Other common 3D printing processes include Selective Laser Sintering (SLS) where powders (usually plastics, though also metals) are melted together using a laser to form a solid object, and Stereolithography (SLA) where lasers or other light sources are used to cure (solidify) a liquid resin into a solid part.

Materials Used in 3D Printing

PLA is relatively strong and is generally easier to print, and so is a commonly used material.  Also, it is biodegradeable and renewable as it is made from plants such as corn (more details here).  However, it can be too brittle for some applications, and is not very resistant to high temperatures.

Typical standard available colors are black, white, red, light blue, dark blue, light green, dark green, neon orange, yellow, gray, silver, and gold.  However, many other colors are available upon request.

There are many other types of materials available.  Just some examples include:

Nylons:  Taulman 618Bridge, 645
Various blends, such as PC-ABS:  Proto-pasta
PLA plastic filled with various materials to change the appearance, texture, or other properties:
     Wood:  colorFabb WoodFill
     Sandstone:  LayBrick
     Brass:  colorFabb BrassFill
     Bronze:  colorFabb BronzeFill
     Copper:  colorFabb CopperFill
     Iron (Magnetic):  colorFabb or Proto-pasta Magnetic Iron PLA
     Stainless Steel:  colorFabb or Proto-pasta
     Carbon Fiber:  colorFabb XT-CF20 or Proto-pasta
     Conductive:  Proto-pasta Conductive PLA
     Other:  colorFabb BambooFill
Flexible:  NinjaFlex, FlexPLA
Tough, Flexible, and Clear:  PETG
Clear or Transparent with Color Tint:  Taulman T-Glase, PET
Glow in the dark:  colorFabb GlowFill
Color Changing with Temperature:  Thermochrome EcoPLA
High Temperature Resistance, Flame Retardant:  ULTEM
Soluble (for support material):  HIPS

Factors That Affect the Cost of 3D Printed Parts

Print times can vary greatly from part to part, and depend on several factors.  These include part size, density, complexity, and quality.

Part size.  Everything else being equal, the greater the part volume, the longer the total print time.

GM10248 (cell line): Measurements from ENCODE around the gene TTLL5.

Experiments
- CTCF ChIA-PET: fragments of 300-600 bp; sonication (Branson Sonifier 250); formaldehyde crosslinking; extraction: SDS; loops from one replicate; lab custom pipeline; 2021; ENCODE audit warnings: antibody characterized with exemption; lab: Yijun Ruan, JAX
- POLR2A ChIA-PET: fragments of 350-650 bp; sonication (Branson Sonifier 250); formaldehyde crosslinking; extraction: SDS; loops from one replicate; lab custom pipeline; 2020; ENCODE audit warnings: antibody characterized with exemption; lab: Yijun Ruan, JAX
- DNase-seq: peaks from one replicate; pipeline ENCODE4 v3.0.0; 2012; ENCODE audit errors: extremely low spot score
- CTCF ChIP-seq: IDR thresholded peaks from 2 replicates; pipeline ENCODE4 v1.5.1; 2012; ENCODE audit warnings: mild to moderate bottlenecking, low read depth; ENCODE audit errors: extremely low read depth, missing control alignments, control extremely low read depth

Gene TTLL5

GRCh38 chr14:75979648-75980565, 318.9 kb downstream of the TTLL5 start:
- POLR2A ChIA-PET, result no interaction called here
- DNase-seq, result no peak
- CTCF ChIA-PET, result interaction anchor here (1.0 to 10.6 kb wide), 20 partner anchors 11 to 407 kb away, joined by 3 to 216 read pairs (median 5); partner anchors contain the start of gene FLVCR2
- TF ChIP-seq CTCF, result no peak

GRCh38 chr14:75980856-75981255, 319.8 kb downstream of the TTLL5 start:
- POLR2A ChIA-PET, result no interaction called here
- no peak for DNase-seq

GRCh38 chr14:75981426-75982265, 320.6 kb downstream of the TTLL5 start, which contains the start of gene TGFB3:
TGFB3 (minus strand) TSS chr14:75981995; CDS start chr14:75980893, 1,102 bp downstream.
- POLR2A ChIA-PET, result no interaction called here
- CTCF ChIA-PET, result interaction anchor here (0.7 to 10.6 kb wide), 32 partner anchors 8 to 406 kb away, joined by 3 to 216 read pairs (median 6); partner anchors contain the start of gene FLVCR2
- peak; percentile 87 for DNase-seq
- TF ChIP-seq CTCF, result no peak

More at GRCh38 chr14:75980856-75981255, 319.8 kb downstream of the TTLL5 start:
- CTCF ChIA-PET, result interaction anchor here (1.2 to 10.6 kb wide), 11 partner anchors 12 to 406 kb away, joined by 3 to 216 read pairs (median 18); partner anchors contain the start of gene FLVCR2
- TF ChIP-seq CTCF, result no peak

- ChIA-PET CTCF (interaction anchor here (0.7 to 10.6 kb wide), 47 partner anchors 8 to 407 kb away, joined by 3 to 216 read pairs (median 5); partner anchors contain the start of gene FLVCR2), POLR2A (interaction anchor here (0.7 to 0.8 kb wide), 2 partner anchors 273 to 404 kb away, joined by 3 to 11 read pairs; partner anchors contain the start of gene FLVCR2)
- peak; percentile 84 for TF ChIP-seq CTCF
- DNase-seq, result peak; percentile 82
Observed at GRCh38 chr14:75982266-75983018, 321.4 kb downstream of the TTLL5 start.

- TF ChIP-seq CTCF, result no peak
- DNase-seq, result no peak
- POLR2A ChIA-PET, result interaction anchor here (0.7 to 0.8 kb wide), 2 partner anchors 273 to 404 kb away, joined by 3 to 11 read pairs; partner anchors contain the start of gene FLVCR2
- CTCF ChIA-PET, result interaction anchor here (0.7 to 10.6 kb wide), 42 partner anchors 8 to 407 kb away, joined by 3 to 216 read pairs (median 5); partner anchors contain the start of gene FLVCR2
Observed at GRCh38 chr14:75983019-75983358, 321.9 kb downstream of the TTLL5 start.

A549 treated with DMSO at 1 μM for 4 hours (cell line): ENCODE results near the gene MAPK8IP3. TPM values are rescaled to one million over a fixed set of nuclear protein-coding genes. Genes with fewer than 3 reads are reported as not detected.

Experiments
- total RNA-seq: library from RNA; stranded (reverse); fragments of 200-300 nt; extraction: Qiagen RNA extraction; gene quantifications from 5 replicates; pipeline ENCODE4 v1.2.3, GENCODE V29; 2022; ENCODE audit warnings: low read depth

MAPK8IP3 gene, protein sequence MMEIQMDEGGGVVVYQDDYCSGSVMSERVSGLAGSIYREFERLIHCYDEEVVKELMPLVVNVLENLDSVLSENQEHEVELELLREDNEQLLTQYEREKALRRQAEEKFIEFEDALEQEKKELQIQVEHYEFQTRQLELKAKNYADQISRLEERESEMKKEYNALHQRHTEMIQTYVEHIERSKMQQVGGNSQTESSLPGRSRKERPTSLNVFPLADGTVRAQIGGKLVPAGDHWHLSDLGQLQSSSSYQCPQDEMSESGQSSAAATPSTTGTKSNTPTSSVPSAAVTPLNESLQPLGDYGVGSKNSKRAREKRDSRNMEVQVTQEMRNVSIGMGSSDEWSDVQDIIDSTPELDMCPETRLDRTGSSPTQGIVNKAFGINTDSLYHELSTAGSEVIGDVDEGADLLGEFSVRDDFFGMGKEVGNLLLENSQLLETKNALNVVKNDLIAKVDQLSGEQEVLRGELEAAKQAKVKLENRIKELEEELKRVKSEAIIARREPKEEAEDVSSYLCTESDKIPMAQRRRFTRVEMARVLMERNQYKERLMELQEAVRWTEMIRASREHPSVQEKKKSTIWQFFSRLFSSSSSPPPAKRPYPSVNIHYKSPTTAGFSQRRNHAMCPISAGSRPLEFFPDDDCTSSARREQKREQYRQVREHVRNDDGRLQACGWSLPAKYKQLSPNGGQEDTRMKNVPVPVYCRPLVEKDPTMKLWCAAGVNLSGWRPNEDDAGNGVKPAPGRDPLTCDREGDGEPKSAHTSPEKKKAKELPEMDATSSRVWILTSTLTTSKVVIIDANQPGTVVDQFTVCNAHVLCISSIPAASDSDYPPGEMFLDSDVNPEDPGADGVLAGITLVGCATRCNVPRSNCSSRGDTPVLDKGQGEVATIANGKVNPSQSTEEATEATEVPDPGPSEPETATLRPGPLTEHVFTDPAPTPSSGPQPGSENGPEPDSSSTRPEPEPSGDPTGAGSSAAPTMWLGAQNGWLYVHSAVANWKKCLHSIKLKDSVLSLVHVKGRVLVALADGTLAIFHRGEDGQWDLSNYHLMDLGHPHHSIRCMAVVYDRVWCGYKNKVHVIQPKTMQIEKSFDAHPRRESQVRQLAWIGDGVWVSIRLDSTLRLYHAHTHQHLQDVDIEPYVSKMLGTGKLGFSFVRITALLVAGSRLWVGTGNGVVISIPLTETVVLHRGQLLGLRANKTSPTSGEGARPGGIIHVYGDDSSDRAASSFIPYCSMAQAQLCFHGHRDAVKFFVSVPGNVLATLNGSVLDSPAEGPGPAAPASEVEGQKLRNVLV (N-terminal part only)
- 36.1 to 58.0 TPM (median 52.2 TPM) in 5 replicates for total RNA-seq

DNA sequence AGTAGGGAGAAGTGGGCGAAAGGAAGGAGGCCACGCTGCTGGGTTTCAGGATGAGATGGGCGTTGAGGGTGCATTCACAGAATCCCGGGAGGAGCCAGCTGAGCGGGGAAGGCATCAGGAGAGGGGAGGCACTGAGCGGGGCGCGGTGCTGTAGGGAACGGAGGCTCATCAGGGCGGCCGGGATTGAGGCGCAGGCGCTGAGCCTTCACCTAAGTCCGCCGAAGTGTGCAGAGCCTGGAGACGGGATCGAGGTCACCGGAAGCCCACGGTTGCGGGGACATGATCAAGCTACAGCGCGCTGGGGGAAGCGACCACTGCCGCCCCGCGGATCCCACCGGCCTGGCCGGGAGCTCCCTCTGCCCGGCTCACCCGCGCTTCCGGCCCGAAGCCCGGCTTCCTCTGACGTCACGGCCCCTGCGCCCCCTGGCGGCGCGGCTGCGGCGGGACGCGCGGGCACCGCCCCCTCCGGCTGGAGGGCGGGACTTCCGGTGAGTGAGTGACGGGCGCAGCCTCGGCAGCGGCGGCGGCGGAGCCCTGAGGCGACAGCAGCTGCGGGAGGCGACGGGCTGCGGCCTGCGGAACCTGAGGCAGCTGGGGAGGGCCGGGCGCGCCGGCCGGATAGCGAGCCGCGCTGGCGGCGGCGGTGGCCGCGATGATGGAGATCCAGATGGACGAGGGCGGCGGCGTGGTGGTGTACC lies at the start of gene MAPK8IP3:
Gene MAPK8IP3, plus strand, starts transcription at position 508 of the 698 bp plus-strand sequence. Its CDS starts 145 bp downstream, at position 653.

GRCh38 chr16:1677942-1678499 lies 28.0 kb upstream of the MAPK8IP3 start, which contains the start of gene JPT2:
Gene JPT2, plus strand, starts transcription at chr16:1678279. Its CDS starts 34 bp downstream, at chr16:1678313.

Density.  The solid sections of a model are often printed at lower densities on the actual part.  This is usually referred to as an infill percentage.  Most parts are printed with infill in the range of 10% to 40%. Even functional, load bearing parts are often printed at not much higher percentages than these.  Generally, more infill means a stronger part but a longer print time, and more warpage due to a larger mass of hot plastic cooling to room temperature. 

Complexity.  Since the FDM technology relies on each layer of the part being supported by the layer below it, overhangs or bridges can be difficult features to print.  They can be achieved up to a point (within certain limits of angles or sizes), but are generally best avoided if possible to save on support materials.

Quality.  The layer height of a part can be varied.  The thinner the layer, the better the appearance, but the longer the print will take.  Quality can also be improved by slowing down the print speed, which will also affect print time.

File Types

CAD programs can output models as specific file types called STL files.  Other files are used, such as OBJ and AMF, but STL is the most common.  STL files are simplified representations of CAD models, and are made up of many triangles.  The less triangles in an STL file, the smaller the file size and the faster they can be processed.  However, too few triangles can cause too much loss of detail.

STL files can often have errors, where edges of triangles do not join correctly and you can see right through the model.  This means that the part is not "manifold", or not water tight.  We can usually repair minor issues in your STL files for you, but sometimes they may require the CAD model to be re-exported with different settings to correct the issue.

Processing 3D Files for Printing: Slicing

STLs are processed by programs called Slicers, which convert the STL files into code that the 3D printer can interpret.  They are called Slicers since they slice the solid model into many layers.  This code (called G-Code) instructs the printer how to behave.  It controls precise print head location, starts and stops extrusion, and regulates temperatures.